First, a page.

ADOTAS — It’s been a long time since I have wanted a product to succeed as much as Microsoft’s Search Decision Engine Bing (excluding my clients’ products and Susan Boyle on Britain’s Got Talent, but that’s an issue for another bylined article).
For the record, I don’t work for or with Microsoft. In fact, though I use Microsoft Office, that’s only because my clients use Microsoft Word, and I was concerned with compatibility issues if I used Open Office.
So why am I pushing Bing?
1. Competition is good – I’m simply a big believer in competition, something that’s been absent from Search for too long. Everyone wins from competition – even Google, who will have a better search engine if forced by competition to improve. And users will definitely benefit from a better search engine.
2. It’s fun to root for the underdog – I know it’s funny to call a company that has a near monopoly in desktop applications an ‘underdog’, but in search, they are. Considering how hard they’ve tried at search, I can’t help but root for them. And there would be something exciting about Microsoft pulling a Nintendo Wii-like comeback to challenge Google for dominance in search.
3. Monopolies are bad (or near monopolies, even if they were legally created) – As I wrote above, the only reason I don’t use Open Office is due to issues of compatibility with my clients when we jointly edit press releases. Monopolies stifle progress, and as a result, we are stuck with the status quo instead of upgrading to something better. If there was only one airline, do you really think we’d get in-seat monitors on long haul flights? Think of the options offered by cell phone companies vs. cable companies. Whenever there are multiple players in a market, they tend to offer better products and better service.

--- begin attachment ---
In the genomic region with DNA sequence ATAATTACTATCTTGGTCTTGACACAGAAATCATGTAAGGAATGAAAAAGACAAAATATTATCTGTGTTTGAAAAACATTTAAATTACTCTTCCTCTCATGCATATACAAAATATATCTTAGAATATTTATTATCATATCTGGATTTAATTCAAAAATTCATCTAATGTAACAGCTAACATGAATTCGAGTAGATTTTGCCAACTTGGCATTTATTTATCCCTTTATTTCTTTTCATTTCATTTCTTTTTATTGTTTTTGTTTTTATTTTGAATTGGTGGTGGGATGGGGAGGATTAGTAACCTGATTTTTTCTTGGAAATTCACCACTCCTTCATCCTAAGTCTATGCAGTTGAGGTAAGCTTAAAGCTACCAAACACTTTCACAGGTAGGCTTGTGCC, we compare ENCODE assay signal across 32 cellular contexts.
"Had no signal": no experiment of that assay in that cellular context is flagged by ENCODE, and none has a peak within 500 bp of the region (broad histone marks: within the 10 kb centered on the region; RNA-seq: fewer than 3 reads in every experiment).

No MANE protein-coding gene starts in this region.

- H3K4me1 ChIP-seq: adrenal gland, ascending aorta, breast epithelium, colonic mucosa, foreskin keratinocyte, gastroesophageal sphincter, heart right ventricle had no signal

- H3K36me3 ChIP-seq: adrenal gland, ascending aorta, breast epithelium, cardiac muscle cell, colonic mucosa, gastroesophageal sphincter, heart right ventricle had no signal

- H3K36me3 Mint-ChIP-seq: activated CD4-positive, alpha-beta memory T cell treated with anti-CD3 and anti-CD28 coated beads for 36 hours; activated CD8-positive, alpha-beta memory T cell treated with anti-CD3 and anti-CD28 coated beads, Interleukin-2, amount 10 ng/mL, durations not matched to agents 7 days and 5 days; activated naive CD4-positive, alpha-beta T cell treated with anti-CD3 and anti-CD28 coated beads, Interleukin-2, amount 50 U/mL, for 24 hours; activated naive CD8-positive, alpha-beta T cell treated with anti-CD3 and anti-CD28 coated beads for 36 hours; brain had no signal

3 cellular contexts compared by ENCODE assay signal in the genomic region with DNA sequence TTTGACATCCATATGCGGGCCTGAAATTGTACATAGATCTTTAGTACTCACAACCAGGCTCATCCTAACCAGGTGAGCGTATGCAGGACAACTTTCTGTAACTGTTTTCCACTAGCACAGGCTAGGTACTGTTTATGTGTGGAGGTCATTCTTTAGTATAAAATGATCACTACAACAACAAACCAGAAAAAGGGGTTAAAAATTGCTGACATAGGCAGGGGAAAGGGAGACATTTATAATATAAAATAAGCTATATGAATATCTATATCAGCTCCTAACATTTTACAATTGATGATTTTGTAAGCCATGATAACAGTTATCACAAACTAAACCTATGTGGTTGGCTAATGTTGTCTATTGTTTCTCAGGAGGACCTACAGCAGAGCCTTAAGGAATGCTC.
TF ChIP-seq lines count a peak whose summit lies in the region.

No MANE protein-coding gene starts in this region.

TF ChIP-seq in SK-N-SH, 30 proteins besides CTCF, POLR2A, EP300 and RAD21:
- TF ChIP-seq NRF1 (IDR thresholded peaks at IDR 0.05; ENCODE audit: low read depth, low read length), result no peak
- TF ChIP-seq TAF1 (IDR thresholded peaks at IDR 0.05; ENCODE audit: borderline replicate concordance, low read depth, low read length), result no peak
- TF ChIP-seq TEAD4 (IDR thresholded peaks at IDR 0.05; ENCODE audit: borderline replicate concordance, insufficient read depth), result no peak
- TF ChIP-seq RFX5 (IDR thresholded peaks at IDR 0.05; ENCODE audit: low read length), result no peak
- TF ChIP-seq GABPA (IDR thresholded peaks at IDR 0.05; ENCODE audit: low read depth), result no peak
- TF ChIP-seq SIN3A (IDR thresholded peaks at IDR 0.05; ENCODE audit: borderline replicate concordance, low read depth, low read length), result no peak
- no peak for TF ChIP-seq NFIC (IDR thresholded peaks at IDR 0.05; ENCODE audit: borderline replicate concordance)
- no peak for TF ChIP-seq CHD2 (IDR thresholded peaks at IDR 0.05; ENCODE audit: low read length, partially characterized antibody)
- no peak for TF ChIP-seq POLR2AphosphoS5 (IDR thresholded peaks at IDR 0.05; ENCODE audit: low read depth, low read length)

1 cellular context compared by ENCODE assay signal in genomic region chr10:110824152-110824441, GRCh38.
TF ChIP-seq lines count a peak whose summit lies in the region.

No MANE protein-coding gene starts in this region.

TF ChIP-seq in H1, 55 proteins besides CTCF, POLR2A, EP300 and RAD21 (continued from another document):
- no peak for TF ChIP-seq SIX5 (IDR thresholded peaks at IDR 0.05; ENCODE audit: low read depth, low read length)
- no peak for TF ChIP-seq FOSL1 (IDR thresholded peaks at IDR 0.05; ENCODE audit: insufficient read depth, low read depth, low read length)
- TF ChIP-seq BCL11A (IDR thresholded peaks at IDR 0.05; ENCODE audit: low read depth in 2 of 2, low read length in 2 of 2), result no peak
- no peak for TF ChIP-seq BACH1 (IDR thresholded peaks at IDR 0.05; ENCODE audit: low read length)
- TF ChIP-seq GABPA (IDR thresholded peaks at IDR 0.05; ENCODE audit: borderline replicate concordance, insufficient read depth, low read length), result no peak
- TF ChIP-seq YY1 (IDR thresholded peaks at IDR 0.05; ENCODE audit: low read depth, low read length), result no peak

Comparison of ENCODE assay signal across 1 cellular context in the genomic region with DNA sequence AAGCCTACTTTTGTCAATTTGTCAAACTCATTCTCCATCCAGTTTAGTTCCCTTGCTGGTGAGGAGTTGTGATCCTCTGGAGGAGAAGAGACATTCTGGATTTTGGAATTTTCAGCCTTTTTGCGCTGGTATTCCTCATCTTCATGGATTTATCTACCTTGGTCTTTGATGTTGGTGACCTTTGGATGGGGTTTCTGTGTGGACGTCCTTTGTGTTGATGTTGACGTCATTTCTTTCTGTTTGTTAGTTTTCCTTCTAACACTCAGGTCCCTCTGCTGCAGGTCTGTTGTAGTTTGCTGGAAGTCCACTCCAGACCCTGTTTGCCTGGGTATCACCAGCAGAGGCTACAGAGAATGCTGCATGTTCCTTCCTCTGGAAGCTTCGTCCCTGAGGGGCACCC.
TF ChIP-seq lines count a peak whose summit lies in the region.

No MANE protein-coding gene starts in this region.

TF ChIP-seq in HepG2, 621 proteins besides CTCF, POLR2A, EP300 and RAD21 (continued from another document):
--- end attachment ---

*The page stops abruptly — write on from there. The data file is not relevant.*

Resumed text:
4. The industry needs something new to get excited about – Sometimes, change is good. After years of optimizing campaigns for Google, the search engine marketing industry would benefit from focusing on optimization for a new search solution. If Bing is successful in their market penetration efforts, new companies will rise on the claim that they’re experts in optimizing campaigns for Bing.
5. Google has access to too much information – The reason I didn’t even try Google Chrome, despite the fact that my system administrator recommended it, is because I feel that Google already has access to too much personal information through my searches. Though I am a big believer in online advertising and am not concerned with privacy (my credit card company has access to much more sensitive information than any online advertising company has), I’d rather spread my information across more companies. As I use Gmail (and not Hotmail) as a back-up email provider, I’d personally rather reduce the amount of personal information Google has access to.
The launch of Bing takes me back to 2003, when I was working with a company that was challenging AdSense. In the sub-head of the best press release I have ever written, I noted that my client offered a real challenge to Google. Though the reference to challenging Google was stricken from the press release for political reasons, the concept of challenging Google was a driving force that resulted in a sweet exit for that client four years later.
I can’t wait to change my Internet homepage to Bing.com. Anyone joining me?
Vote in our poll, to the right, “Is Bing better than Google?”